Donald Hossler, a senior scholar at the Center for Enrollment Research Policy and Practice of the University of Southern California, said, "There are too many back doors to admissions."
"Too many places where athletics, alumni, development, or state/federal relations staff can enable students who might not otherwise be admitted," he said. "At highly selective schools these back doors take away seats for other prospective students. At less selective schools it does not take away seats but these back doors can result in admissions for students from families with social capital to which low[-income]/first-gen students will never be able to take advantage."
The audit report includes redacted but damning emails in which university officials discuss how they can admit various students. And the report includes examples of the students who got in. "Applicant babysat for a colleague of the former director of undergraduate admissions," reads one such description. "Child of a high-level university staff member," reads another. "Applicant's family promised a large donation," reads a third.
Some of the practices -- faking an athletic background -- were used in the admissions scandal that broke last year and for which many parents have since pleaded guilty. But other practices, such as pressure from fundraisers, are different.
With regard to the athletes, the report says, "In response to recently publicized issues -- including a soccer coach at UCLA who admitted to falsely designating two applicants as prospective student athletes in exchange for money -- and the systemwide internal audit, the campuses we reviewed began implementing some safeguards for the athletics admissions process. However, despite the implementation of these additional safeguards, none of the campuses have fully addressed the gaps in their athletics admissions processes … Finally, none of the campuses have implemented complete reviews of applicants admitted through the athletics admissions process to determine whether donations -- both preceding an admissions decision and also received in the year following the admission -- inappropriately factored into their admission."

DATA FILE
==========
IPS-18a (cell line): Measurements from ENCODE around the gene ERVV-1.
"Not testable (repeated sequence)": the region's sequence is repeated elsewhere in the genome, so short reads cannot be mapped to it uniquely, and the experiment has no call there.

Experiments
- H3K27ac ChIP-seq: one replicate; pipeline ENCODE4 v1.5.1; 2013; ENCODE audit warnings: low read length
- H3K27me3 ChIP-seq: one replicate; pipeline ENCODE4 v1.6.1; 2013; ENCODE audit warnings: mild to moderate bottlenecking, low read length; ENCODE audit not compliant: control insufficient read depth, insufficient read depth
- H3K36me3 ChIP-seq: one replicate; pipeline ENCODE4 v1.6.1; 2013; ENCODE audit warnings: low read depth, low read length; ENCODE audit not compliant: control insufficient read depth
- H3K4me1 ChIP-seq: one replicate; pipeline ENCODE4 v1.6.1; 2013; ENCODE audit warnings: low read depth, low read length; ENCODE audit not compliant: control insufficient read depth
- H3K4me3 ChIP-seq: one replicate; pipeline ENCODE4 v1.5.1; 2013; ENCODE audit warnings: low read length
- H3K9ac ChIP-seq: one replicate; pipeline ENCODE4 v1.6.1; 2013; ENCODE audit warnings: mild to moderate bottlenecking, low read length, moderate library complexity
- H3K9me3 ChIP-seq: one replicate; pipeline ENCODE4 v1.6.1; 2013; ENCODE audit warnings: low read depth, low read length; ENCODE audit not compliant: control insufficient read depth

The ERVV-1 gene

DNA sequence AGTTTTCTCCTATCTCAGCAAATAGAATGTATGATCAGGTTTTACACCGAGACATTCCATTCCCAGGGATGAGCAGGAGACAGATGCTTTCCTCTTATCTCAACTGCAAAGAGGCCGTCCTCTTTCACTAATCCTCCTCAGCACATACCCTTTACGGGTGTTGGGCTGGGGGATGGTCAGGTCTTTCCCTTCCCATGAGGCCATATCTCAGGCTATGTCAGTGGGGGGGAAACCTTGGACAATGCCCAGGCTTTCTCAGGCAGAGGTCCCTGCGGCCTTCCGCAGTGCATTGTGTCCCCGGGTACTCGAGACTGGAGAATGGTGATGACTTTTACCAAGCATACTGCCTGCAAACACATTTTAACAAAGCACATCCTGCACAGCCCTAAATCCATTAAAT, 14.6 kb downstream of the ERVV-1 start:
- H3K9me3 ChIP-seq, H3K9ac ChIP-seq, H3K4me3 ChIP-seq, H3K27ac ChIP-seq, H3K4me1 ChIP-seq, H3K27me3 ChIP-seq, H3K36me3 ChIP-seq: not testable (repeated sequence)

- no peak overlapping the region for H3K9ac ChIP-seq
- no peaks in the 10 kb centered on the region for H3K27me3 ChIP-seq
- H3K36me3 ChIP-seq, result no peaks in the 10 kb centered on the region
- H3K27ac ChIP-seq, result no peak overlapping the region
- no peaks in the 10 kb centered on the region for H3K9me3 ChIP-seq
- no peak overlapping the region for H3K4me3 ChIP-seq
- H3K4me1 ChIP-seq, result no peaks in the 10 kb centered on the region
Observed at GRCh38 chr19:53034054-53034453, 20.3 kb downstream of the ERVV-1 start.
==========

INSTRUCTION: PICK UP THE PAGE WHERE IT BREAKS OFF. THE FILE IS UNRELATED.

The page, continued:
The report was especially critical of Berkeley, saying that campus "admitted children of staff and donors instead of more qualified applicants."
In many cases, the admissions officers at Berkeley who read applications wanted to do the right thing but were overruled. For instance, the report notes the child of a staff member and the child of a donor were not recommended for admission by either reader but were admitted. A third applicant -- from a low-income family, who attended "a disadvantaged school" and was in the top 9 percent of the applicant's high school class -- was recommended for admission by both readers. The applicant was rejected.
"In those interactions, the development office often provided the admissions office with the names of applicants connected to donors and potential donors. In one of the years we reviewed, the development office indicated which of the applicants were 'priority.' UC Berkeley admitted every applicant that the development office indicated was a priority. None of these applicants had received ratings on their applications that would have made them competitive on their own merit for admission to UC Berkeley," the report said.
"The former admissions director also openly invited staff to send her names of family and friends who had applied so that she could personally review the applications," the report added. "In 2014, 2015, and 2016, the former admissions director sent an email to UC Berkeley staff offering to review the applications of applicants they might know, in one year describing that she was doing so 'in the spirit of professional camaraderie.'"